But seriously folks, Dream Theater without drummer Mike Portnoy just doesn't feel right. This one's for you, man!

3 Inches of Blood "Silent Killer" Video

I haven't busted out Here Waits Thy Doom for awhile now, ever since reviewing it back at my old writing gig (a favorable review I might add), but "Silent Killer" is a strong example of the old school metal sound found on the album. Not my favorite track, but still enjoyable.

The video is about what you would expect from a band like 3 Inches of Blood. Check it out below!

Monday, September 6, 2010

Danzig releases 'On a Wicked Night' music video

Making music videos is still a useful marketing tool for bands, but only when they back a cool song with some awesome visuals. Danzig's "On a Wicked Night" (off the band's latest release Deth Red Sabaoth) has that classic sound that longtime fans will appreciate - but the video is terrible.

Basically Danzig is standing/sitting by his "tree throne" against a red backdrop with a well endowed woman behind him sort of swaying around. This naturally screams Danzig, but then nothing happens the rest of the video. We get some shots of the band jamming out, close-ups of Glenn, and for some reason the chick later decides to wear a skull mask.

I still dig the song, but I recommend enjoying it without the video (which is why I didn't post it on here). However, if you still want to have a look, check it out at AOL's Noisecreep.

Saturday, September 4, 2010

The Weekend Roundup: Halford, Immortal and Autopsy

Well it's the weekend once again, and now that the college football season is underway, the days can be full of beers, brats (yeah, that's the German spelling, not brauts), and metal music.

I just watched my own college favorite (Iowa Hawkeyes) pummel Eastern Illinois). But enough about football, you are here for metal. And I'll sum up your end of weekend metal news right here.

Halford announces release date for new album

That's right, good ol' Halford is back at it again, this time making a legitimate metal album and not some Christmas wreck.

We've already been able to check out one embarrassingly cheesy, yet deliciously heavy, track ("The Mower") from the CD titled Made of Metal, in addition to a live version of the Nascar-ode and title track, and now we can hear the rest on September 28 in the USA (a day earlier for all you European fans and Oct 13 in Japan).

Separation of Religion and Metal

Lately I've been seeing a number of news stories popping up on the various metal sites which feature artists spewing out religious comments or bashing another religion.

Every other day we hear Dave Mustaine give out a Christian rant or __________ (insert black metal band) bashing the blind followers of faith. Just the other day Nergal of Behemoth posted a message to fans while ill, saying that his experience with leukemia would not make him convert to Christianity (which of course it would be stupid to think it would).

And by now most of you have probably heard about Rev Rachel Mann's support of metal music as a release of aggression to make a person more fun-loving and peaceful.

While I respect all of these people's rights to comment on various religions, I almost feel like I'm sick of hearing it all. It's one thing to incorporate these lyrics into your music, but another to send out messages to fans saying how God/Satan/Allah has inspired you to become a better person.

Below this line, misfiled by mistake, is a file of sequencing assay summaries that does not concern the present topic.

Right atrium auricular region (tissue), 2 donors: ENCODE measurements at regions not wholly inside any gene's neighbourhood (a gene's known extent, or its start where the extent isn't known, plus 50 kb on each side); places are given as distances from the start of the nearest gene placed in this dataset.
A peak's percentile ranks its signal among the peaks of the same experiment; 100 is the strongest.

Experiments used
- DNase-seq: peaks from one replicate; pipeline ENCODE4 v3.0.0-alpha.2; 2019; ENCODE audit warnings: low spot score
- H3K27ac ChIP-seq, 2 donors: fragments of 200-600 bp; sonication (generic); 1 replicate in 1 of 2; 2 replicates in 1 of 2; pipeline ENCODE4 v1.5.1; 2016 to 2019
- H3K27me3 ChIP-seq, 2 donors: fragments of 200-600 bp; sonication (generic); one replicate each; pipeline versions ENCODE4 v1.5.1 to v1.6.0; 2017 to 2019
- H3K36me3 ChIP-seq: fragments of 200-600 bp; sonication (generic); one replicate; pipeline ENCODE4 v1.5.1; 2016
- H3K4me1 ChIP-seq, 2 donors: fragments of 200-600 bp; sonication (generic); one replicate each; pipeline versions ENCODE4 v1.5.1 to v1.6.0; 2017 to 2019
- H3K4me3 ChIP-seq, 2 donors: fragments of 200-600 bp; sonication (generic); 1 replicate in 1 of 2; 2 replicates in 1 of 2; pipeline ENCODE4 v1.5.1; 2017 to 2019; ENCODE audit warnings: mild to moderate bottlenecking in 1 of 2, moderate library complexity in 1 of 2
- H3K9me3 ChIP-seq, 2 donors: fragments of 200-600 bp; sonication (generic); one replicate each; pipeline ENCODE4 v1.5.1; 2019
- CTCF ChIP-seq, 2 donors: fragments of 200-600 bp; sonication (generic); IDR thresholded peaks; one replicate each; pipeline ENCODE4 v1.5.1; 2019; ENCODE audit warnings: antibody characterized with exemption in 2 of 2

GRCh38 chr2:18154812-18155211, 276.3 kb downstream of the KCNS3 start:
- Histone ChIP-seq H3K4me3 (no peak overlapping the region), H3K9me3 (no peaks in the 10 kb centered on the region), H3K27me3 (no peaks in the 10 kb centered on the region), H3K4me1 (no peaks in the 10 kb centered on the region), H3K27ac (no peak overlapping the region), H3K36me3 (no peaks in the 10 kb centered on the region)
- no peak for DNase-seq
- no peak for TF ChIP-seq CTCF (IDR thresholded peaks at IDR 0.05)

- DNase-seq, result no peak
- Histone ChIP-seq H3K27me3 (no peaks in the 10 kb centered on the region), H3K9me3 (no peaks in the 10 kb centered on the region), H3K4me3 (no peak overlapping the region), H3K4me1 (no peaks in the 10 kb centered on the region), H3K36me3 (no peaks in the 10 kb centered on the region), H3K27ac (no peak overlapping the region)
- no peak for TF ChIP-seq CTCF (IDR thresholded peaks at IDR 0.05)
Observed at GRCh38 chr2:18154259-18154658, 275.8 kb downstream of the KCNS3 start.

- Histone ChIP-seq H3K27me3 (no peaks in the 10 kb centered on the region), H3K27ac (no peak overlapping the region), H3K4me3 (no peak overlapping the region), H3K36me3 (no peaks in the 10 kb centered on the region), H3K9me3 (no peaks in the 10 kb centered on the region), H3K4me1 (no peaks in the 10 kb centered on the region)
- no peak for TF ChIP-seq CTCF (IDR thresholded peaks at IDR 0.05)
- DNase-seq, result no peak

What happened to the days when we could just enjoy music, without all of the religious context? If you are an "anti-Christian" black metal band, bash away in your lyrics, but just entertain when onstage. The whole Bible burning thing is tired now (and disrespectful, as it turns out ironically, there are plenty of pent-up Christian kids that listen to black metal too). And those dead animals onstage are just plain smelly.

Of course there is always the counterpoint in saying that if you take the religion/politics/message out of the music, you're just going to have Motley Crue style metal, but that's not exactly it.

You can still get your views across without alienating your fans offstage and in the live setting. Or at least come up with something a little more original (like Gojira's eco-friendly metal or maybe we can start up some more Mexi-metal and get into the immigration issue...).

Wednesday, September 1, 2010

Blind Guardian's 'At the Edge of Time' is another solid effort from the German speed metallers

CD Review:
Blind Guardian
At the Edge of Time
8 out of 10

Symphonic metal is a genre bordering between being breathtakingly awesome and incredibly cheesy.

Bands like Therion and Nightwish helped formulate the style of music by combining heavy metal riffs with operatic sounds. Since then, there have been many bands, mainly from Europe and countries outside of the US, who have further explored this genre.

Blind Guardian started out as a straightforward speed metal band in 1984, then added a heavy dose of folk to create a dynamic sound that would be at home within The Lord of the Rings Trilogy.

However, Blind Guardian is one of the few groups that can pull this off without inducing too much cringing, mainly because its members are so damn talented (Hansi Kursch is one of the best touring vocalists out there today).

2002’s A Night at the Opera saw the band taking on a more progressive symphonic direction, which continued on 2006’s A Twist in the Myth and the latest release At the Edge of Time.

The direction wasn’t really a surprise for Blind Guardian’s devout fan base, but every stylistic change comes with criticism.

The good news is, At the Edge of Time successfully combines Blind Guardian’s operatic sound, with its speed metal roots. The songs on the album are at times reminiscent of 1995’s Imaginations From the Otherside and most fit well into the band’s catalog of nine studio albums, although there are still a few issues holding it back from being a truly great album.